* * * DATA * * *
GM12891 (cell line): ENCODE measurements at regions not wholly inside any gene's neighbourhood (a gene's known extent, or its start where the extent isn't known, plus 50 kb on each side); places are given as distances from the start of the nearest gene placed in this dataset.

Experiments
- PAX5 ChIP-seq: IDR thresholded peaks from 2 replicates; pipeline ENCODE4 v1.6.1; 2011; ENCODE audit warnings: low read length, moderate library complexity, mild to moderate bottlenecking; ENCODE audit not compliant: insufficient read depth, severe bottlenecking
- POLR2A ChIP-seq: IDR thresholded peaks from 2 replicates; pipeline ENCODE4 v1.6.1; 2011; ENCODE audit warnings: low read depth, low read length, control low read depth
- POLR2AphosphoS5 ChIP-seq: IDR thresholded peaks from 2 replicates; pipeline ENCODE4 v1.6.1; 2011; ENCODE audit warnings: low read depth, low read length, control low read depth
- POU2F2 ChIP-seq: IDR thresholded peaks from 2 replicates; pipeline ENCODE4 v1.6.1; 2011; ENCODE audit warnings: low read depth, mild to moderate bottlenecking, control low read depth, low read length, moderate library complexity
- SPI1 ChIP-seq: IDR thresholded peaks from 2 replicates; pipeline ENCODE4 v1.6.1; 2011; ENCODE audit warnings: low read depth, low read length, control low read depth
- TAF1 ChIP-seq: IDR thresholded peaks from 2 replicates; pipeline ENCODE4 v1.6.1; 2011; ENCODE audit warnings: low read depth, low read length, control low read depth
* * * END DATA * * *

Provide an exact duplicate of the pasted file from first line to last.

GM12891 (cell line): ENCODE measurements at regions not wholly inside any gene's neighbourhood (a gene's known extent, or its start where the extent isn't known, plus 50 kb on each side); places are given as distances from the start of the nearest gene placed in this dataset.

Experiments
- PAX5 ChIP-seq: IDR thresholded peaks from 2 replicates; pipeline ENCODE4 v1.6.1; 2011; ENCODE audit warnings: low read length, moderate library complexity, mild to moderate bottlenecking; ENCODE audit not compliant: insufficient read depth, severe bottlenecking
- POLR2A ChIP-seq: IDR thresholded peaks from 2 replicates; pipeline ENCODE4 v1.6.1; 2011; ENCODE audit warnings: low read depth, low read length, control low read depth
- POLR2AphosphoS5 ChIP-seq: IDR thresholded peaks from 2 replicates; pipeline ENCODE4 v1.6.1; 2011; ENCODE audit warnings: low read depth, low read length, control low read depth
- POU2F2 ChIP-seq: IDR thresholded peaks from 2 replicates; pipeline ENCODE4 v1.6.1; 2011; ENCODE audit warnings: low read depth, mild to moderate bottlenecking, control low read depth, low read length, moderate library complexity
- SPI1 ChIP-seq: IDR thresholded peaks from 2 replicates; pipeline ENCODE4 v1.6.1; 2011; ENCODE audit warnings: low read depth, low read length, control low read depth
- TAF1 ChIP-seq: IDR thresholded peaks from 2 replicates; pipeline ENCODE4 v1.6.1; 2011; ENCODE audit warnings: low read depth, low read length, control low read depth